Whoops! I'm in a minority of one. I allowed a teacher a day to attend Wimbledon two years ago. She hadn't applied for it but won it in some sort of supermarket promotion. I asked her to be discreet (i.e. not to broadcast it to colleagues). She went and no-one else has mentioned it since.

    I'm intrigued by Theo's example. I do give non-Christians time off for religious observance. As ours is a Catholic school I think it's only fair: the school year has been carefully constructed to make sure I don't have to be in school on the holy days of my religion. However I think I might have given a very short dusty answer to the whirling dervish.
     
  9. TheoGriff

    TheoGriff Star commenter

    [​IMG]

    Best wishes

    ___________________________________________________

    Meet Theo on line on the TES JobSeekers Forum, where she answers jobseeking and careers queries regularly each week.
     
  10. keepthespirit

    keepthespirit New commenter

    No, you are not the only one Quijote. I have done it : however, they were different times.
     
  11. digoryvenn

    digoryvenn Lead commenter

    A teacher recently asked me for an afternoon off school to collect her new pet dog!

    I said no.
     
  12. TheoGriff

    TheoGriff Star commenter

    She's probably writing out her request for Adoption Leave, Digory!

    Best wishes

    ___________________________________________________

    Meet Theo on line on the TES JobSeekers Forum, where she answers jobseeking and careers queries regularly each week.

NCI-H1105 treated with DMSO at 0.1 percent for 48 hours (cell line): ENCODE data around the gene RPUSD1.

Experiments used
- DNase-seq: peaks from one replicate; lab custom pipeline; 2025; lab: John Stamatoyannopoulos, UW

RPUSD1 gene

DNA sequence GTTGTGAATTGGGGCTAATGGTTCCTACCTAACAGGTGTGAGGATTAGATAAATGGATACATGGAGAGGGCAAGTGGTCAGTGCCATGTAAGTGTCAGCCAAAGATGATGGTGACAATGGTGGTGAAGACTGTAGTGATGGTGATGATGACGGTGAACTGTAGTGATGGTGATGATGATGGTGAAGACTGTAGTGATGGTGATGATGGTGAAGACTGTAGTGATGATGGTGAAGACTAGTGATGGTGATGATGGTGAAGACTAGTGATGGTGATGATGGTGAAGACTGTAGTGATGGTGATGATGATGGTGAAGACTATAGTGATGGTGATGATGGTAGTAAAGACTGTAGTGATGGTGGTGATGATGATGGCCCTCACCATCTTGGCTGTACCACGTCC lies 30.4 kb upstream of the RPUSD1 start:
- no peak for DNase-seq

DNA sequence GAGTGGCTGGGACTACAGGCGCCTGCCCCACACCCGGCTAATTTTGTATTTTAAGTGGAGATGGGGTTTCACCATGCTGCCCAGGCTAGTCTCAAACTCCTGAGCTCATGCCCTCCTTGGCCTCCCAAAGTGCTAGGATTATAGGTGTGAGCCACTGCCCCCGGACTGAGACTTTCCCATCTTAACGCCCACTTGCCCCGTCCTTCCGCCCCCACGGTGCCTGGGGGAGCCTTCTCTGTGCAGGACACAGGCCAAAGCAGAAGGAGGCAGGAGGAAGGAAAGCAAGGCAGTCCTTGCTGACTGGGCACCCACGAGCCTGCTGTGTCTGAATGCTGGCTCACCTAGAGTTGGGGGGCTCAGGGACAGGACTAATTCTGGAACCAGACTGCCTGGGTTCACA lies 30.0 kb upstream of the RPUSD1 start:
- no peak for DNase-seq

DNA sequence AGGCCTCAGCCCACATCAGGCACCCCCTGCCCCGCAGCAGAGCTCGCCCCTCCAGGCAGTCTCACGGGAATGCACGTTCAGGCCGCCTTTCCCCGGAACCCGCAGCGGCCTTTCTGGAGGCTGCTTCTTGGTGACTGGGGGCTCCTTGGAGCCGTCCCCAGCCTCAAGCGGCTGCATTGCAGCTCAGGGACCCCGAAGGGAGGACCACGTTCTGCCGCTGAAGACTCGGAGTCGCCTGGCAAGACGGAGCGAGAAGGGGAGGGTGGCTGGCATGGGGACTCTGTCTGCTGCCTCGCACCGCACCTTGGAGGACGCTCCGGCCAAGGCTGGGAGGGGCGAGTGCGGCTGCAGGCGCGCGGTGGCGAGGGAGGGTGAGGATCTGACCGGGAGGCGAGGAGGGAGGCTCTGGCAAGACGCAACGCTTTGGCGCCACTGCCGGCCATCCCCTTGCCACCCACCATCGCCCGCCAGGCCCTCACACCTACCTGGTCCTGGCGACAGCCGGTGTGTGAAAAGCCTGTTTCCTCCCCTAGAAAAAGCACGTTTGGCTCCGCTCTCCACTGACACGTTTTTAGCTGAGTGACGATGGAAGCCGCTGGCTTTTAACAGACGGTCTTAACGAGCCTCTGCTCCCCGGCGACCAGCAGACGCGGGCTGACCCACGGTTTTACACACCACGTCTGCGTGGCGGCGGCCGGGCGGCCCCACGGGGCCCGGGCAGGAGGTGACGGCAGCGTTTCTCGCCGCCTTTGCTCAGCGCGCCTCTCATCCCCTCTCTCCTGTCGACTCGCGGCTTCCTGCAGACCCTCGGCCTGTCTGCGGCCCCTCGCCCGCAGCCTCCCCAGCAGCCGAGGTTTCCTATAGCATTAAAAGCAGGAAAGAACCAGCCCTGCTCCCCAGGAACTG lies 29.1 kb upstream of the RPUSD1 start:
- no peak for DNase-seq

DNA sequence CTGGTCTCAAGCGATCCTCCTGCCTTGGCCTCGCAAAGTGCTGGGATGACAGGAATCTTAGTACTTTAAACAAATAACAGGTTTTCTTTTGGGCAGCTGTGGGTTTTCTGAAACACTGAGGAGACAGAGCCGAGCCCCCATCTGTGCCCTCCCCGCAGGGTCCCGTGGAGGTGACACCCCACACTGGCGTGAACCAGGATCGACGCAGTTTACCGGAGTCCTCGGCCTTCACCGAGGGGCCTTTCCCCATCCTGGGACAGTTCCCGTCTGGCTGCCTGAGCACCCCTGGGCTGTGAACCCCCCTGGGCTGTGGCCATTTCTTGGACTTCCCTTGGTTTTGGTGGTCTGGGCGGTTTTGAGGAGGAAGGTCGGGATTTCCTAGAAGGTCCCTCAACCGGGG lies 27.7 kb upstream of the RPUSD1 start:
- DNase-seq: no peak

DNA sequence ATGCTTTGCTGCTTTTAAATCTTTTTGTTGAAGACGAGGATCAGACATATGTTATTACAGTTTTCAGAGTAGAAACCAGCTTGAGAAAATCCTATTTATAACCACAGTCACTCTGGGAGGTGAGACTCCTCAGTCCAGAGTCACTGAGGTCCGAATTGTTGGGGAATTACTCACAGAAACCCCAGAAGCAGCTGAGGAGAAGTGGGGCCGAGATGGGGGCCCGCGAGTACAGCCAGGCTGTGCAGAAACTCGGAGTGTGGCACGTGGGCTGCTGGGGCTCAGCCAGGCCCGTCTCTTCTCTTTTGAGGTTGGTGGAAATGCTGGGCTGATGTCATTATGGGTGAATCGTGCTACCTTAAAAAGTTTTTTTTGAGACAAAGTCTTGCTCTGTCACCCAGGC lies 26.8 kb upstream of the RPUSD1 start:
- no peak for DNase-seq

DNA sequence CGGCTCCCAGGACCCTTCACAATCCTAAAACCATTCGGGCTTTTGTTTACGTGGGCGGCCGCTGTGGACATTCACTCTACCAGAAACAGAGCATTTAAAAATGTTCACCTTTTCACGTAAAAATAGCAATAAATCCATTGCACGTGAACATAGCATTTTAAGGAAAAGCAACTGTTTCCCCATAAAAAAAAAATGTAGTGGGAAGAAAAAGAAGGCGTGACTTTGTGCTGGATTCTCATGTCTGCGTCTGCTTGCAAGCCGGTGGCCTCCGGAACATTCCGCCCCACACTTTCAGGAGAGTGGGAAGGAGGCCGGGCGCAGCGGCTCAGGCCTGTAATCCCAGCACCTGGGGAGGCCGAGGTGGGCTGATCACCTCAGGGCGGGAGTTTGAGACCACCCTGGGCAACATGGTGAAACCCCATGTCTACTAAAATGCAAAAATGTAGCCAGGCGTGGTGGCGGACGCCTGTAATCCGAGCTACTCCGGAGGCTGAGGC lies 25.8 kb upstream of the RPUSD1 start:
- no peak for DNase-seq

13. Perhaps the line could be drawn through a policy of accepting limited (e.g. once a career!) unpaid leave for such events as long as there is no demonstrable detriment to pupils and their learning or any significant cost to the school? Otherwise what is the point of discretionary unpaid leave of absence?
     
  14. The teacher agrees it's not about entitlement. That is why she requested discretionary unpaid leave of absence. No where near Wimbledon by the way so whole day required.
     
  15. With respect, the teacher in question knew she wasn't entitled to day off. That is why she has asked for a discretionary unpaid day off at no expense to the school. Familiar HLTAs are there to take her class - post SATS bt the way. (Sorry - just throwing back at you the compelling counter views presented to me)
     
  16. School Boy Error

    School Boy Error Occasional commenter

    Funerals? Would it be the same if I won back stage passes to see Ed Sheeran, a once in a lifetime opportunity, so would like the day off to travel down because I live no where near London? Or I was travelling to France to watch the Tour de France?

    I'm sorry, I agree with the others. It opens a whole can of worms and leaves the head in a very difficult situation where some could argue discrimination if their request was refused while another member of staff had theirs granted.
     
  17. Thanks for the replies everyone. Just wanted to hear what the general consensus was.
     
  18. chriszwinter1

    chriszwinter1 New commenter

    Allowing people time off for religious observance is one thing - protected characteristic, Equality Act 2010 - but the reason given here is self indulgence. Would the teacher concerned exercise discretion herself?
     
  19. mrkeys

    mrkeys Occasional commenter

    I did once spot a former Headteacher at Wimbledon on TV. She had been off sick at the time.......
     
  20. chriszwinter1

    chriszwinter1 New commenter

    Obviously watching tennis was the cure.